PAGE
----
This week, I’m going to switch it up a little bit for you as I play fantasy basketball chemist and tweak this a bit. I’m still going to do waiver wire prospects, but also add in some flexible sections throughout the season, such as the fantasy impact when a player gets injured or everything that happens during the trade deadline, like when Dwight Howard is traded to the Nets.
OK, that’s my fantasy, but let’s see if I can help you out with yours. Read on!
Waiver Wire Considerations
Matt Barnes, SG/SF, Los Angeles Lakers (24 percent owned in Yahoo! leagues)
It’s a Kobe world right now in Los Angeles after Mr. Bryant threw down 48 and 40 points in the last two games. Who said that Kobe’s body is breaking down? It’s more like Bryant is breaking down anybody that tries to man him up. However, lost in the lights of Kobe world is Barnes, who in the past five games has averaged 10.4 points on 62.5 percent shooting from the field and 81.8 percent from the free throw line, 7.4 rebounds, 3.0 assists, 0.6 three-pointers and blocks, as well as 0.8 steals in about 28 minutes of work. Barnes is softening the blow of losing Lamar Odom and one less Kardashian in the Staples Center.
Goran Dragic, PG, Houston Rockets (6 percent)
In the past week, Dragic had a couple of starts due to a minor Kyle Lowry injury and came strong with a 20 points and eight assists performance following a double-double show of 10 points and 11 assists. Of course, Lowry came back and Dragic’s numbers dipped to averaging six points and two assists in the next two contests, but don’t sleep on Dragic. He has the ability to earn some burn and could possibly produce a bit more if/when Kevin Martin is traded. Dragic is an obvious deep-league consideration.
Kyle Korver, SG/SF, Chicago Bulls (19 percent)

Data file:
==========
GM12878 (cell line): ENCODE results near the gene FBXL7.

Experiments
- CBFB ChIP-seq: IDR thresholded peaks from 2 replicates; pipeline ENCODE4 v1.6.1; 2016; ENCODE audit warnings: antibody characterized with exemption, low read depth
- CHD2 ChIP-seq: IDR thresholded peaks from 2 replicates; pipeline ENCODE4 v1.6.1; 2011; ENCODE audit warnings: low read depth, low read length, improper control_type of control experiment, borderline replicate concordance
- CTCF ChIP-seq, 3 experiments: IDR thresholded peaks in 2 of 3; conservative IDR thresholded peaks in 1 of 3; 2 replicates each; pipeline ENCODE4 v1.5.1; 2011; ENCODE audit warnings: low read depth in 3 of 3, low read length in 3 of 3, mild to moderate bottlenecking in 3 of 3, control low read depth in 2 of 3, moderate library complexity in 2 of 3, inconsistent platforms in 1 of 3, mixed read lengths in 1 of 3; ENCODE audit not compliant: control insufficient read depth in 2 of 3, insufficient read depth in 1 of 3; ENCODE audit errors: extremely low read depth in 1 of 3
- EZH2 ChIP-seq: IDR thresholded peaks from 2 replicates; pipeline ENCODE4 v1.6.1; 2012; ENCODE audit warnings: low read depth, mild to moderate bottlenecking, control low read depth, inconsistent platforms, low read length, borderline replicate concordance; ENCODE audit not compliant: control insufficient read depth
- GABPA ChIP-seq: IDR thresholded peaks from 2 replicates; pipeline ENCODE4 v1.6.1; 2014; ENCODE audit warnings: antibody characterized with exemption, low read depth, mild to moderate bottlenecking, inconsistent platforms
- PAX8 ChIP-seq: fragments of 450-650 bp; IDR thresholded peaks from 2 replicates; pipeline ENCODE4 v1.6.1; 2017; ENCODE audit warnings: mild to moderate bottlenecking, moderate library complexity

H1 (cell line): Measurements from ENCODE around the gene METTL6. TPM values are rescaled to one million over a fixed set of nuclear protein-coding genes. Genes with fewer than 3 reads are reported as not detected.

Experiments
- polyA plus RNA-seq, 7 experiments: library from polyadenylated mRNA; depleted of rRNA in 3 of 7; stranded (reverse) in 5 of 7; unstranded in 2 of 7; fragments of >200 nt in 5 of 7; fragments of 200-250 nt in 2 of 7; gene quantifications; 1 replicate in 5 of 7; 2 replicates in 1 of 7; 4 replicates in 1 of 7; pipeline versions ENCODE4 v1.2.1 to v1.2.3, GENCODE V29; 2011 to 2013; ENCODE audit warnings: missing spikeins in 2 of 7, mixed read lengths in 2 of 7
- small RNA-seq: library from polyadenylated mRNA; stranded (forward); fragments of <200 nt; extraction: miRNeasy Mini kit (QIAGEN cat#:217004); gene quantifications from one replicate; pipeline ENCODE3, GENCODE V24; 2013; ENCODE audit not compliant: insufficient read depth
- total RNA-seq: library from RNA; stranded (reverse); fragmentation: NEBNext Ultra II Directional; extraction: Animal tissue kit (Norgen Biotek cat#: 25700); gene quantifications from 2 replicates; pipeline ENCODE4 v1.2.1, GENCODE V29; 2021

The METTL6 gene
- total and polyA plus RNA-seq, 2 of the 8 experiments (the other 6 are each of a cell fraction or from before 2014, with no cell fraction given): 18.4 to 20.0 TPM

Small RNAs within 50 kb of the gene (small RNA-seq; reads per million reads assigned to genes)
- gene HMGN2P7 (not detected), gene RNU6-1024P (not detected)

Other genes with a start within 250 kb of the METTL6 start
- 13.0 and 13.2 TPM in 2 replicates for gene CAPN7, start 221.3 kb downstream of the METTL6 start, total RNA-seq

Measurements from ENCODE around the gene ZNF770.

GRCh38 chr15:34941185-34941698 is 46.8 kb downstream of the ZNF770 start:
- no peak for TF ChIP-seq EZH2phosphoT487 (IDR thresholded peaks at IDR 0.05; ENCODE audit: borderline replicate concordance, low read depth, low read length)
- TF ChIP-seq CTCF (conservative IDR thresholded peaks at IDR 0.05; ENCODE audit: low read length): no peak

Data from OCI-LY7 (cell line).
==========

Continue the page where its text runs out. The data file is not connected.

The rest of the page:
Korver has been going bananas from behind the three-point arc lately, hitting 10 triples out of 18 attempts in the past week (four games). In that span, he’s averaging 13.2 points while shooting 53.8 percent from the deck and 81.8 percent from the stripe, 3.0 boards, 2.6 dimes, a ridiculous trio of triples and 1.4 steals in about 30 minutes of work. Sure, all of this is happening while Richard Hamilton is out, but it’s pretty obvious that Korver is earning some minutes even when Rip returns.
Kawhi Leonard, SF, San Antonio Spurs (12 percent)
The Spurs always seem to work their magic and make excellent choices, such as trading for Leonard, a projected lottery pick in the last NBA Draft, for another Spurs wunderkind/wunderfind in George Hill. In the last five games, Leonard is averaging 10.6 points on 59.5 percent shooting from the field and 75.0 percent from the charity stripe, grabbing 5.4 rebounds and ripping 1.4 rocks per contest in about 29 minutes of work. He started the Spurs’ last game at the shooting guard position and should stick there until Manu Ginobili comes back. Why is Leonard starting? It seems he has the same defensive tenacity as a rookie as Ron Artest did in his first season. Let’s just hope Leonard doesn’t throw down during a game because with those big mitts, he’s bound to kill someone.